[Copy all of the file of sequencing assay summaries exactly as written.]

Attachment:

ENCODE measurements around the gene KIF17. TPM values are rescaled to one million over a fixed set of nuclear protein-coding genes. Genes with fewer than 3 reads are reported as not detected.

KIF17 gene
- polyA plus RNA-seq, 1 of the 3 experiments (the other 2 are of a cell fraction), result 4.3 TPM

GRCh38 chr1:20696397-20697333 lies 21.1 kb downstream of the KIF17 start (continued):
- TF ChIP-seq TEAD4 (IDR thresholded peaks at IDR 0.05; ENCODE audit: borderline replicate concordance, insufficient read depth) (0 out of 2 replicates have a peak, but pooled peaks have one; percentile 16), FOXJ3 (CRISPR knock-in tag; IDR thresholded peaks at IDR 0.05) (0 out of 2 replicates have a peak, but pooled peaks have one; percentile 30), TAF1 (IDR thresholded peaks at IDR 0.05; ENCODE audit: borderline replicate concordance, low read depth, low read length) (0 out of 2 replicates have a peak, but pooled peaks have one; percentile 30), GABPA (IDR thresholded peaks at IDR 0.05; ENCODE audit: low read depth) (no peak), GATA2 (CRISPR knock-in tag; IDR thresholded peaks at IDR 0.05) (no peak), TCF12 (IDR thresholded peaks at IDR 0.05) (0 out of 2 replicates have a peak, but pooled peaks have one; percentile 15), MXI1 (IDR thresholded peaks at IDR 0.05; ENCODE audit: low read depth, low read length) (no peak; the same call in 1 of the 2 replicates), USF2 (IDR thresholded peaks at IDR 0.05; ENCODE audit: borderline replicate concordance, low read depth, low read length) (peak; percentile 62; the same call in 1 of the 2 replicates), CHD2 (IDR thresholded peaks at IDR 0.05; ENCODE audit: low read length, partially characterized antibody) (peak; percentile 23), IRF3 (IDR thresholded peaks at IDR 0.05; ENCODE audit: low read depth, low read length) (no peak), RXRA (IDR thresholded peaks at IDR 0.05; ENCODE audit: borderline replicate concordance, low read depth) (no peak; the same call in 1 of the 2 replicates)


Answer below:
ENCODE measurements around the gene KIF17. TPM values are rescaled to one million over a fixed set of nuclear protein-coding genes. Genes with fewer than 3 reads are reported as not detected.

KIF17 gene
- polyA plus RNA-seq, 1 of the 3 experiments (the other 2 are of a cell fraction), result 4.3 TPM

GRCh38 chr1:20696397-20697333 lies 21.1 kb downstream of the KIF17 start (continued):
- TF ChIP-seq TEAD4 (IDR thresholded peaks at IDR 0.05; ENCODE audit: borderline replicate concordance, insufficient read depth) (0 out of 2 replicates have a peak, but pooled peaks have one; percentile 16), FOXJ3 (CRISPR knock-in tag; IDR thresholded peaks at IDR 0.05) (0 out of 2 replicates have a peak, but pooled peaks have one; percentile 30), TAF1 (IDR thresholded peaks at IDR 0.05; ENCODE audit: borderline replicate concordance, low read depth, low read length) (0 out of 2 replicates have a peak, but pooled peaks have one; percentile 30), GABPA (IDR thresholded peaks at IDR 0.05; ENCODE audit: low read depth) (no peak), GATA2 (CRISPR knock-in tag; IDR thresholded peaks at IDR 0.05) (no peak), TCF12 (IDR thresholded peaks at IDR 0.05) (0 out of 2 replicates have a peak, but pooled peaks have one; percentile 15), MXI1 (IDR thresholded peaks at IDR 0.05; ENCODE audit: low read depth, low read length) (no peak; the same call in 1 of the 2 replicates), USF2 (IDR thresholded peaks at IDR 0.05; ENCODE audit: borderline replicate concordance, low read depth, low read length) (peak; percentile 62; the same call in 1 of the 2 replicates), CHD2 (IDR thresholded peaks at IDR 0.05; ENCODE audit: low read length, partially characterized antibody) (peak; percentile 23), IRF3 (IDR thresholded peaks at IDR 0.05; ENCODE audit: low read depth, low read length) (no peak), RXRA (IDR thresholded peaks at IDR 0.05; ENCODE audit: borderline replicate concordance, low read depth) (no peak; the same call in 1 of the 2 replicates)